Numlock News: August 27, 2019 • Cereal, Optimists, DVDs
By Walt Hickey
Though generally discussed in relation to its ambitious streaming programming, Netflix also happens to operate a seriously successful DVD rental service that just shipped its 5 billionth DVD. Currently the service has 2.4 million subscribers serviced by 17 distribution hubs, down from 14 million and 50 hubs in 2011. That is a small fraction of its 151 million worldwide streaming subscribers. But the DVD service makes actual money, which is likely welcome in the Red Sea that is the Netflix balance sheet. In the second quarter of 2019, Netflix made a $46 million profit in their DVD rental business.
In 2018, there were 1,400 air ambulances in operation in the U.S., up from 1,100 in 2007. Wyoming — a large state with long distances between patients and hospitals — has seen its fleet rise from three helicopters to 14, and an oversupply led to large cost increases due to lots of overhead. Nationally, helicopter ambulances notched 688 flights per aircraft in 1990, which fell to 352 flights per aircraft in 2016. Fixed costs and up-front investment — which encompass 85 percent of the costs of operation — stayed steady, meaning prices have popped in 2017 to $11,000 in costs per flight, and nationally helicopter bills have hit $40,000 on average. Wyoming, a notoriously communist state that produced leftist luminaries such as Dick Cheney, is seeking to rein in costs by anchoring the prices to Medicaid and treating the flights as a utility so as to to cap flight fees to 2 percent of income or $5,000, whichever is less.
Things are rough in the cereal business. Americans spent $9 billion on cereal in 2018, which sounds great until you hear they spent $13.9 billion in 2000 on it. Times are tough all around: Cap’n Crunch is month-to-month on a military pension, Buzz the Honey Nut Cheerios bee is dealing with colony collapse disorder and even Tony the Tiger is conceding that things are merely good. There’s still some positive trends: while daily AM consumption of cereal has been on the decline, beset by low carb diets and declining organized breakfast rituals, 56 percent of millennials eat cereal as a snack at home. This is also sparking a whole suite of small, pricier, ketogenic cereals appealing to a wealthier market. If you ask me, the last thing this sector needs is more cereal hipsters. I swear, if I hear “actually Frankenberry was the doctor, you’re thinking of Frankenberry’s Monster” one more time.
Dentist Hate Them. Seriously.
SmileDirectClub sells plastic aligners that straighten teeth for about 60 percent less than traditional braces. The catch is that much of that savings comes from not actually involving a visit to a dentist, who are typically regarded by most people as reliable experts on teeth. The company sold 232,000 aligners in the first half of 2019, which is very nearly as much as they sold in the entirety of 2018. The company has quietly filed for an IPO, and while the company isn’t yet profitable they’re valued at about $3.2 billion.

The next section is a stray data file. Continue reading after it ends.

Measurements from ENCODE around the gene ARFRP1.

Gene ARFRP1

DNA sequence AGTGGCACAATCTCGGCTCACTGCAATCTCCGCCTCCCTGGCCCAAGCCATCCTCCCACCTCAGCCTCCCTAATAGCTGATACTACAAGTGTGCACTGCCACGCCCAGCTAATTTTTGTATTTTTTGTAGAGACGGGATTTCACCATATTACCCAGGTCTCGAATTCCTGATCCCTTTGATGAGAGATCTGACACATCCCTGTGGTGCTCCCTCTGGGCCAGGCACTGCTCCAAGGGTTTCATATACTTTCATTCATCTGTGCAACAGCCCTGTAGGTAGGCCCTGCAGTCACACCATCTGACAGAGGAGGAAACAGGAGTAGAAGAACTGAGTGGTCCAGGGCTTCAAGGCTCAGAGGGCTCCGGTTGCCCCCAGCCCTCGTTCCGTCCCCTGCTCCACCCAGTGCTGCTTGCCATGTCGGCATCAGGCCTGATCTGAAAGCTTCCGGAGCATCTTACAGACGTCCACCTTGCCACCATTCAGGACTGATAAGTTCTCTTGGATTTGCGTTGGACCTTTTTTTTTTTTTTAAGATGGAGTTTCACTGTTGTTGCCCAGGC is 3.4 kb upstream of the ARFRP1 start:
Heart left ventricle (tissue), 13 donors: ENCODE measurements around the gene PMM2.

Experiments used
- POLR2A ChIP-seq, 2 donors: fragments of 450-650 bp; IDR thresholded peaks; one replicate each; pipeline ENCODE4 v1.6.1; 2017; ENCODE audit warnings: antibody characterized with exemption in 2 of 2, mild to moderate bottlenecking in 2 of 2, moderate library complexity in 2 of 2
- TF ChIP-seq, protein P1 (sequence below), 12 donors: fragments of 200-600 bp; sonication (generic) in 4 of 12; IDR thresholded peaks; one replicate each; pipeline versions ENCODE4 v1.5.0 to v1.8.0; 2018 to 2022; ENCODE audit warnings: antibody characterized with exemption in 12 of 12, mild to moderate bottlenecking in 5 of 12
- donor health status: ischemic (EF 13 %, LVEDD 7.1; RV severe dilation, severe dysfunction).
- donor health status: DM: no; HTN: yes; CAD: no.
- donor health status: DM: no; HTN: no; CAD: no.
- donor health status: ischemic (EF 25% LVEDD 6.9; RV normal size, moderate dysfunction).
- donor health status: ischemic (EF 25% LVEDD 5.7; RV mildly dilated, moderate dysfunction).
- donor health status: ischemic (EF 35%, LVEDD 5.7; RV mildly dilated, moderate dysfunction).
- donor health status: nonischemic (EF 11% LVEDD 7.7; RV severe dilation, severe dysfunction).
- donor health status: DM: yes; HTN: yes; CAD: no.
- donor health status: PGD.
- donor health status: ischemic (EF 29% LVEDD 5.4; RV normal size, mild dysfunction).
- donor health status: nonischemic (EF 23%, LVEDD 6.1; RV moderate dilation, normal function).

Always Look On The Bright Side Of Life
Researchers analyzing the results of two long-term studies with tens of thousands of participants have found that after controlling for factors such as diet and exercise, a positive outlook was found to be linked to better long-term health outcomes. Women who were in the top 25 percent with regards to optimism lived an average of 14.9 percent longer than more pessimistic participants, and optimistic men lived 10.9 percent longer. Optimistic women and men were 1.5 times as likely and 1.7 times as likely, respectively, to reach age 85. If you’re a pessimist and are now worried about what this means for your health, look on the bright side: no, seriously, you have to look on the bright side here or it’s gonna get bad.
A new analysis of 1,200 films released since 2007 found that of 47,268 speaking characters, just 4.5 percent were Latino, a damning statistic for Hollywood given that 39 percent of Californians and 18 percent of the U.S. population are Hispanic or Latino. Just 3 percent of lead or co-lead actors were Latino, and merely 3 percent of producers and 4 percent of directors were Latino. Distressingly, 71 percent of that 4 percent of directors were international directors, illustrating a seriously difficult situation for representation in the movie business.
It’s been a rough summer at the box office, with preliminary estimates coming in at $4.33 billion through September 3. That’s down 2 percent compared to the same period of 2018, for a period of the year that typically accounts for about 40 percent-ish of the annual haul. This year just one original summer feature — Once Upon a Time in Hollywood — broke $100 million, on par with last year (The Meg) but down from three such outings in 2017 when Dunkirk, Girls Trip and Baby Driver all cleared that arbitrary but psychologically appealing figure. So far, box office receipts are down 6 percent compared to last year, which sounds unfortunate until you recall that there’s an actual Star Wars movie coming out at the end of the year so everything is going to pretty much be fine, audiences love that C-3P0 guy.
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